Alum is a naturally occurring mineral, a salt of aluminum. Specifically, it’s aluminum sulfate. Alum is not chrome or chromium! A Google search will tell you that alum is used for pickling and food preservation, as well as making leather. Historically it was also used to leaven bread.
When alum is used for leather-making, the process is called tawing. This is mineral tanning, which is one of the most ancient forms of tanning. Purists will probably argue that it’s “not really tanning” – I don’t totally disagree, but would point out that’s why the process has a different name.
I was taught about using alum on fur-on animal skins by the leather-maker at Colonial Williamsburg, who was a friend of my husband, in 2010.
I’ve heard it said that tawing produces stiff, hard leather. This is only true if you don’t work and stretch the hide as it dries, which is true of tanning with soap, bark, oil, egg, or brain as well!
When I do large hides (sheep, goat, or deer vs. rabbit or raccoon) I first taw the skin in alum and salt. Then after rinsing with clean water, I apply my soap and oil solution to the wet skin to tan it. I realize this sounds like overkill or a double process, but once I started tawing before tanning I never had the dreaded hair, fur, or wool slippage again!
For small pelts I’ll often just taw them by soaking in a strong pickling solution of alum and salt, and then hand-stretching as they dry. It’s so easy to do lots of small skins this way, and the leather can be further softened and darkened with neatsfoot oil.
Today the weather was fine and my sweet husband took charge of our baby, so I had Time (that most precious resource!) to work on the big white wooly hide.
Early this morning I set the skin outside on my little painting easel to dry in the sun. All the salt that’s still stuck to the skin and wool has just been sucking up moisture from the air, so it’s gotten damp and stayed that way. Again, a testament to the power of salt and alum that it is in such good condition despite all the neglect… actually, it’s just as I left it, which is the point of all this.
One trip to the feed store and several breastfeeding sessions (I have a 3-month-old) later, the wool was dry! Success! And I was able to get to fleshing.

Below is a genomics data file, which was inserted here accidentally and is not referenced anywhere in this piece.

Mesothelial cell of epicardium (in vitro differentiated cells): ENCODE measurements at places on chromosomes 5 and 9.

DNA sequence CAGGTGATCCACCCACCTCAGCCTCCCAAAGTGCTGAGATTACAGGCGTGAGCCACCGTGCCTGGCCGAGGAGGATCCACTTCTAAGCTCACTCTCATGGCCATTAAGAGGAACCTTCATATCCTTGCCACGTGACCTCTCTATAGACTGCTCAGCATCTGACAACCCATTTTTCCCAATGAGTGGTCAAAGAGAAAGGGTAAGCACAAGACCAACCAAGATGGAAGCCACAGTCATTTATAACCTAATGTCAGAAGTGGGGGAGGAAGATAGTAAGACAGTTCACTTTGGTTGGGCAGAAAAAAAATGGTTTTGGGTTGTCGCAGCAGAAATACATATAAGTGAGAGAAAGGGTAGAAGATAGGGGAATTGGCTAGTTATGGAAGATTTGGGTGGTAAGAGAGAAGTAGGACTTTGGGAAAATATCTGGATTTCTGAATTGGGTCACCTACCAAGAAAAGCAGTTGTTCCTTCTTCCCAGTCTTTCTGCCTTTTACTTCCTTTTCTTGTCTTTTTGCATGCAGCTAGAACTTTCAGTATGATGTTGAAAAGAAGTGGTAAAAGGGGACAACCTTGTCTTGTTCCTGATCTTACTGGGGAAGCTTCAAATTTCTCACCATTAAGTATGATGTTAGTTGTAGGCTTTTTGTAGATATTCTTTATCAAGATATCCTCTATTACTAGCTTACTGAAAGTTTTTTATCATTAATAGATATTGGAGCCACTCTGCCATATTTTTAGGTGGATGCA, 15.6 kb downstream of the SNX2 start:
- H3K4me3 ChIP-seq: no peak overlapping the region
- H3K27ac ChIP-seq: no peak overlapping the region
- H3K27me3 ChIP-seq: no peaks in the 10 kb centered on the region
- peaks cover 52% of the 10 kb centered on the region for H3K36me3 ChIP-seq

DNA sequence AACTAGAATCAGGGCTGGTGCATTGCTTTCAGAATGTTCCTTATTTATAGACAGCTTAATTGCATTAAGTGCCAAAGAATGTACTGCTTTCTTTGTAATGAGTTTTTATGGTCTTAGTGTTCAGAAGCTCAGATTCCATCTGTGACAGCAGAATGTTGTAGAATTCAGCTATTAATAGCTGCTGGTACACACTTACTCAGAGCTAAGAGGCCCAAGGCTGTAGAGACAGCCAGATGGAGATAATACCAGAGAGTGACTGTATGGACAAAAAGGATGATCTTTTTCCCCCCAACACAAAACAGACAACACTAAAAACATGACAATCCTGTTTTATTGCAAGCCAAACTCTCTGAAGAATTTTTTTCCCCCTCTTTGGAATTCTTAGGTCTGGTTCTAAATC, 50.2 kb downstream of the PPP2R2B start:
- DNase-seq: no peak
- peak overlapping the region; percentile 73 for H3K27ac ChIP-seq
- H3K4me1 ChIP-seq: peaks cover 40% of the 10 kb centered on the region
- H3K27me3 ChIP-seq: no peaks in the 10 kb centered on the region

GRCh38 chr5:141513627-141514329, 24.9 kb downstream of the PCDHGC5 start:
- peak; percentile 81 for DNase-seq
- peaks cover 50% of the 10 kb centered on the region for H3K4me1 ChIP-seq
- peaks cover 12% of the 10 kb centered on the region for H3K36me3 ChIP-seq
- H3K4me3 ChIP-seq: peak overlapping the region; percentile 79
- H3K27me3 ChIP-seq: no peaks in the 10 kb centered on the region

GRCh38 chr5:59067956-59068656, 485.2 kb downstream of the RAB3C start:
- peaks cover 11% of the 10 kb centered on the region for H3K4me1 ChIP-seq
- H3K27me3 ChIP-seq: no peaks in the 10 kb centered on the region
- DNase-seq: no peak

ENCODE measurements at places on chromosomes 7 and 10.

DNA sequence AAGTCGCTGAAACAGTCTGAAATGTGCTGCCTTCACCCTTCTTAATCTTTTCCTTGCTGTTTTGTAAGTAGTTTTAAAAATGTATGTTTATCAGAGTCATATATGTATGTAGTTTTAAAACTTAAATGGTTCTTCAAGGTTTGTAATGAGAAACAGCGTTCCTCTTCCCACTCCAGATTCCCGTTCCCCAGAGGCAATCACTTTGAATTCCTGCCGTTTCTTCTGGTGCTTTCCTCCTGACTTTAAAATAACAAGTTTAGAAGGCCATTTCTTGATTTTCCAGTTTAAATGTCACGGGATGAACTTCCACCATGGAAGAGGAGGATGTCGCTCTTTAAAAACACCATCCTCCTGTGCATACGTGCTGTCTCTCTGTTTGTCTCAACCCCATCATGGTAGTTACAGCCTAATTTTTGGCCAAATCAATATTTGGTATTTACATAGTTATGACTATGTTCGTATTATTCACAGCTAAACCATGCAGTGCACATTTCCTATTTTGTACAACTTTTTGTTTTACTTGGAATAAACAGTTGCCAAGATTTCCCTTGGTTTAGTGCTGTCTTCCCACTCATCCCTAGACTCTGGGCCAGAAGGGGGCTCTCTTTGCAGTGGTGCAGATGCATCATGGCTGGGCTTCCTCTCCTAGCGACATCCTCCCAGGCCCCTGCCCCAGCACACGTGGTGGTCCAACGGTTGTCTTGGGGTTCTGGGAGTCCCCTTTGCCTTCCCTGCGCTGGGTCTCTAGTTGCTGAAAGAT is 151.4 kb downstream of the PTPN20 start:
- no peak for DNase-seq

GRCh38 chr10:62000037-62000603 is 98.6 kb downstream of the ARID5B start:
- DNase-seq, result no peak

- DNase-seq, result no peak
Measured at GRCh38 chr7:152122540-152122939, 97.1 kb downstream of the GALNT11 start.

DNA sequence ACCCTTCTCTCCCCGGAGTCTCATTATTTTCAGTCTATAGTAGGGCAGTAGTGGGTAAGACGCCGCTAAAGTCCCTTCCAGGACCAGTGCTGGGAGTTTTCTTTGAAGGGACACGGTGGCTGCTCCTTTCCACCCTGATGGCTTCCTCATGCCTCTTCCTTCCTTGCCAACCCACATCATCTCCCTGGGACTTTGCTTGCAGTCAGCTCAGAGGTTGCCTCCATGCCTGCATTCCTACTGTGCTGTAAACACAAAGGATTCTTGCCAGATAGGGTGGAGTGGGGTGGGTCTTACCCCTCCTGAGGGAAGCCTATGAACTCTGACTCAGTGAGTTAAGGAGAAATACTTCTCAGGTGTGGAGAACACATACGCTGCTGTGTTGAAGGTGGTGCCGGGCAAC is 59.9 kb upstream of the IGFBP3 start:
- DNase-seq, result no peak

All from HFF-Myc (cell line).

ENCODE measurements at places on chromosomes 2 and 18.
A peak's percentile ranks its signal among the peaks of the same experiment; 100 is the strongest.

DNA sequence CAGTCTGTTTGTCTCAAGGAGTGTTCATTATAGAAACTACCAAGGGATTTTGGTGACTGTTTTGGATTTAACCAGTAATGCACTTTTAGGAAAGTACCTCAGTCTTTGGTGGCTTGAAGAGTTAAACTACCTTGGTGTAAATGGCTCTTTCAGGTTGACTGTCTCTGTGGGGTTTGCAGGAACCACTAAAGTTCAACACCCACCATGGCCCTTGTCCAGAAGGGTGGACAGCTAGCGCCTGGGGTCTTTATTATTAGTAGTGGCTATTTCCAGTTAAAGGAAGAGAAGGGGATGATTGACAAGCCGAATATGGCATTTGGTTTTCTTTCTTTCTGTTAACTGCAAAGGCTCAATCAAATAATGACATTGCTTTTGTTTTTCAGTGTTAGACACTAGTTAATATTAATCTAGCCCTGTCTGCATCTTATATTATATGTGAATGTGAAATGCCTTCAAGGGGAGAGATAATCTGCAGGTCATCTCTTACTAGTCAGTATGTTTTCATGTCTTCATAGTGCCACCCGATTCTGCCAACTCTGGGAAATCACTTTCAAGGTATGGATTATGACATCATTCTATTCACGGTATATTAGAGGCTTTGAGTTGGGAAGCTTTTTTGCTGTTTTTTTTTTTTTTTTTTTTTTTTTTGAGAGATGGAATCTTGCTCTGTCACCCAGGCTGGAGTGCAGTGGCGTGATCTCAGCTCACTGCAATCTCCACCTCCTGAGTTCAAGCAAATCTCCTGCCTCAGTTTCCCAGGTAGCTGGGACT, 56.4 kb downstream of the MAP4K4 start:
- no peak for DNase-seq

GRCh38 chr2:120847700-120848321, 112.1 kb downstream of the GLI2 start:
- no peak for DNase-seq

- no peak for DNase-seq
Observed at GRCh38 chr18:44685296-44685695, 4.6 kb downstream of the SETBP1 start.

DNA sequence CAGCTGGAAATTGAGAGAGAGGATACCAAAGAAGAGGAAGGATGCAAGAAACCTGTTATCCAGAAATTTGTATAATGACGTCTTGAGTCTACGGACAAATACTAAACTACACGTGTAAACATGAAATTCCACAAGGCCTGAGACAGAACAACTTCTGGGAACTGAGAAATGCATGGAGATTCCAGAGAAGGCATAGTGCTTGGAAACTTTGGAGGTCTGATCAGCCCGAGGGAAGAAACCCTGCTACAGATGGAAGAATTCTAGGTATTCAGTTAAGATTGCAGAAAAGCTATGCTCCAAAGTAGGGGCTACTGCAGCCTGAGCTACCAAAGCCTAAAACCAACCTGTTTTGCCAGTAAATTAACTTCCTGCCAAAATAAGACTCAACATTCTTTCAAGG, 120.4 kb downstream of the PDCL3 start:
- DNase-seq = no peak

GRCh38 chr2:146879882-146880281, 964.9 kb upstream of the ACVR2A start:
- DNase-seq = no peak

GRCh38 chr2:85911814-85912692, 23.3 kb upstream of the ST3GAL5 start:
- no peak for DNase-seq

I can’t find my trusty Ulu knife (I probably abandoned it, like these skeepskin projects, back in 2019). So I’m using a new tool to flesh this skin. It’s actually a little gardening tool, I think, for grubbing or scraping up weeds. My husband used the bench grinder to take the sharp corners off for me, which would in theory reduce the risk of it slicing through the hide while I use it to scrape away bits of flesh, dried fat, and skin membrane.
I forgot how physically difficult this work is! Not the least reason being that I had a cesarean section almost four months ago; my lower abs are killing me now. But honestly, I’m out of shape – out of shape for this work specifically, and just in general for my usual level of activity and running-around-outside. Yes, I get that I’m postpartum and my body is healing. It’s a beautiful thing and all that. But I’m not used to my forearms being sore about ten minutes into using them!
It took a little bit to get the feel of how to use this new fleshing tool best. I started out just kind of hacking and beating away at the skin. This is pretty typical for me – honestly hide work isn’t a lot of finesse, at least not the way I do it
This brutish approach was working well to soften and whiten the leather, as well as to break up the dried stringy flesh bits.
I was trying to remember/rediscover what direction to work in when fleshing. I think (though I could be wrong) it’s best to work outwards from the center back line of the body. This seems to be the natural way that flesh comes off. As you can see, before I figured that out I slashed a little hole in the leather near one of the legs. I’ll have to sew that up when the skin is tanned.
Here’s a pic of the skin getting closer to how it should look.
After some more hacking and beating, I found it was even better to grip the tool farther down the handle and turn it slightly so that I could scrape at specific areas with the corner of the blade. This really helped lift up bits of stuff that needed peeling off.